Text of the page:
The Qing imperial court moved to the Forbidden City when the Old Summer Palace was sacked. In 1873, Empress Dowagers Ci'an and Cixi, the Tongzhi Emperor's two former regents, planned to reconstruct the Old Summer Palace under the guise of making it a place of retirement for them. However, the imperial court lacked the financial means to reconstruct the palace, and in 1874, the emperor consented to halt the project at the request of the court. During the 1880s, the Gardens of Clear Ripples (now the Summer Palace) were renovated for Empress Dowager Cixi's use as a new summer retreat, although on a lesser scale.

The ruins of the European-style palaces are the most visible construction relics on the site today. This has caused some tourists to assume that the Old Summer Palace is entirely comprised of European-style structures.

The remnants of another majestic palace, burnt to the ground by European soldiers during the Second Opium War, can be found northeast of Beijing's spectacular Summer Palace.


Three green parks made up the Imperial Gardens of the Old Summer Palace: Garden of Elegant Spring, Garden of Eternal Spring and Garden of Perfect Brightness.

They encompassed over five times the size of the Forbidden City premises and eight times the area of the Vatican City, with a total area of 860 ac (3.5 sq km). Hundreds of buildings existed on the grounds, including halls, bridges, pavilions, galleries, temples, and lakes.

Hundreds of pieces of Chinese art and antiques, as well as rare copies of literary works and compilations, were also kept in the halls. Several iconic southern Chinese sceneries were recreated in them.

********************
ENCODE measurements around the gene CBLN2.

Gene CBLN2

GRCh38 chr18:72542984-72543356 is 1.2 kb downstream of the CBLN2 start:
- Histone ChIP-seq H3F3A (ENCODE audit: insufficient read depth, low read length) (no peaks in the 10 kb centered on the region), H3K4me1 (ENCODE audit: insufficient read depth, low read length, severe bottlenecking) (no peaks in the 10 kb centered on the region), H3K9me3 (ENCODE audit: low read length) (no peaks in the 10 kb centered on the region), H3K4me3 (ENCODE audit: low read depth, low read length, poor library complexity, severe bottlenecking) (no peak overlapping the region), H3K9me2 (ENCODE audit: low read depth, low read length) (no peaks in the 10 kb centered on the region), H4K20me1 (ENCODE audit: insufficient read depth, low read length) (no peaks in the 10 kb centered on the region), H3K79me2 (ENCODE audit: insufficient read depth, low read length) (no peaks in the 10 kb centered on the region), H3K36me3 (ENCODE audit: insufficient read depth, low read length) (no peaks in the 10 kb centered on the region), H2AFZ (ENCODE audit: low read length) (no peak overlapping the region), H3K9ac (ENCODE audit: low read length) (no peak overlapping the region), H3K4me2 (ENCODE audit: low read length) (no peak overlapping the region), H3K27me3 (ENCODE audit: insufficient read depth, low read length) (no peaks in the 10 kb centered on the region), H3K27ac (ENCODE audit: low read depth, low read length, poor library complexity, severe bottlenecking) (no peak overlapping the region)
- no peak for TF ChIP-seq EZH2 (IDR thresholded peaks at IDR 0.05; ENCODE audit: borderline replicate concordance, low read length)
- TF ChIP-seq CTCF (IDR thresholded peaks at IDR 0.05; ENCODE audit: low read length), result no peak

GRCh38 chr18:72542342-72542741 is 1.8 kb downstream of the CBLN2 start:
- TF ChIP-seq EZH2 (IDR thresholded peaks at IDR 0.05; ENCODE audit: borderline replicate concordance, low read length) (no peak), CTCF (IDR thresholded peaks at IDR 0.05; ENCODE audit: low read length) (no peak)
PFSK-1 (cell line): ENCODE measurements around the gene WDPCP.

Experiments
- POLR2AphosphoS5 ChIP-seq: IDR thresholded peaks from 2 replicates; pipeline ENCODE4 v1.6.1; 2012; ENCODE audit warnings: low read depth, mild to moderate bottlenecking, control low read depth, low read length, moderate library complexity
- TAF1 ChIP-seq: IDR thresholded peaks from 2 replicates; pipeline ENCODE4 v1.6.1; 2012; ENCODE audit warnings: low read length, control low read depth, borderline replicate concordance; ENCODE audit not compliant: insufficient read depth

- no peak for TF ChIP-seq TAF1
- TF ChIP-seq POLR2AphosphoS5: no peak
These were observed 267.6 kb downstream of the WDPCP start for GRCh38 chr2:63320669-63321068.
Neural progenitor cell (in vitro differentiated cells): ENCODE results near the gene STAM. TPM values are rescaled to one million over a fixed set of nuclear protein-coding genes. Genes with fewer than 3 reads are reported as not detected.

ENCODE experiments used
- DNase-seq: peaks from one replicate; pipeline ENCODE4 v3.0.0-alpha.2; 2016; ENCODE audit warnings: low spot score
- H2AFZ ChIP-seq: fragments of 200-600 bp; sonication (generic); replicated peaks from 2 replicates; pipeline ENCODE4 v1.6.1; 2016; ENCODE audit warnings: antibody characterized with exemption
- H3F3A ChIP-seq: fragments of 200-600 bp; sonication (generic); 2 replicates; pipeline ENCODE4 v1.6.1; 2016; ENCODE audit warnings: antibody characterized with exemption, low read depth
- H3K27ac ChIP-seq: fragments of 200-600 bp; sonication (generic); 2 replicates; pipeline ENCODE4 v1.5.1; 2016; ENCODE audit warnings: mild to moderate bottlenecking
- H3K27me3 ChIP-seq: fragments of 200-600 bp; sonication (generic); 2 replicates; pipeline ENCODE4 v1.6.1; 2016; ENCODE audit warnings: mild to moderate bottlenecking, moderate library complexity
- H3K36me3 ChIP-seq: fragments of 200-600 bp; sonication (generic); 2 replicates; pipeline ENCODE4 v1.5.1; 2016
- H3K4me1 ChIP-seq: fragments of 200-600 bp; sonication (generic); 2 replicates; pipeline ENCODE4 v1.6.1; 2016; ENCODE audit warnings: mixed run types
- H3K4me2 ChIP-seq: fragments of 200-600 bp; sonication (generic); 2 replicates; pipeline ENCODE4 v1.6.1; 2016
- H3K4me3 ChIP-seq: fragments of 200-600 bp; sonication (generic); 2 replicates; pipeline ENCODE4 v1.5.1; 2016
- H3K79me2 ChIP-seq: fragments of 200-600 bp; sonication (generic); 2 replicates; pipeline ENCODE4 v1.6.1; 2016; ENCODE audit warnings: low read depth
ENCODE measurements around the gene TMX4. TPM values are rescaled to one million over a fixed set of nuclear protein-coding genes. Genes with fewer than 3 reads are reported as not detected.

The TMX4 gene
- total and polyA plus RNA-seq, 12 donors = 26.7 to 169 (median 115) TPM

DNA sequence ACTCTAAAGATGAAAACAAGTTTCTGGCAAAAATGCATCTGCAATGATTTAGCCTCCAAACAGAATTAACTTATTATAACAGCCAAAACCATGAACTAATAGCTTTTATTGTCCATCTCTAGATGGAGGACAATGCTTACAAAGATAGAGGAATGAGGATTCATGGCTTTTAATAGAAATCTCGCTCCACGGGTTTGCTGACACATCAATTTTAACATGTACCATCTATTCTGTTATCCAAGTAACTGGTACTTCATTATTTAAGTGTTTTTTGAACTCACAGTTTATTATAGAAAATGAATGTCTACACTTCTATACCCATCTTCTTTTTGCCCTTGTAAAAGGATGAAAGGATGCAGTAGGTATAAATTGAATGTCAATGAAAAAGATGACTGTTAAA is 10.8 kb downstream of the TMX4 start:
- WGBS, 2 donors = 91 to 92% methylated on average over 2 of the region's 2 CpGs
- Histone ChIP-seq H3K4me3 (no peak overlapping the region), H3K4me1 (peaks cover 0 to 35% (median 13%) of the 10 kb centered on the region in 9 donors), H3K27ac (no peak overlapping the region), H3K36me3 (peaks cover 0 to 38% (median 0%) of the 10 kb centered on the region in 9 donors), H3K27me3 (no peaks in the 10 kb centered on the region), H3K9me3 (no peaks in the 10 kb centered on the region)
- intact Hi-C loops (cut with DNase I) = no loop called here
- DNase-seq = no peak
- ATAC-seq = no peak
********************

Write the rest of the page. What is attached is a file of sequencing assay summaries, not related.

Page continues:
World Heritage Site

In 1998, the Summer Palace of Beijing was designated as a UNESCO Site. The Summer Palace is described by UNESCO as 'a masterpiece of Chinese landscape garden design.' In China, the Summer Palace is known as the 'Imperial Garden Museum' since its current mission is to preserve national historical ruins. It combines plants and walks, water and land, architecture and horticulture, and epitomizes Chinese garden design thought and practice.

The Summer Palace of Beijing was a pivotal point in the evolution of the Oriental cultural style, and it may be considered its peak. The building complexes in front of Longevity Hill are symmetrical and well designed. The axis runs from the Yunhui Yuyu Archway in the south to the summit of the hill, passing via the Hall of Dispelling Clouds, Gate of Dispelling Clouds, Hall of the Sea of Wisdom, and Tower of Buddhist Incense. The Hall of Dispelling Clouds is a group of structures that make up the heart of the picturesque region in the front of the hill.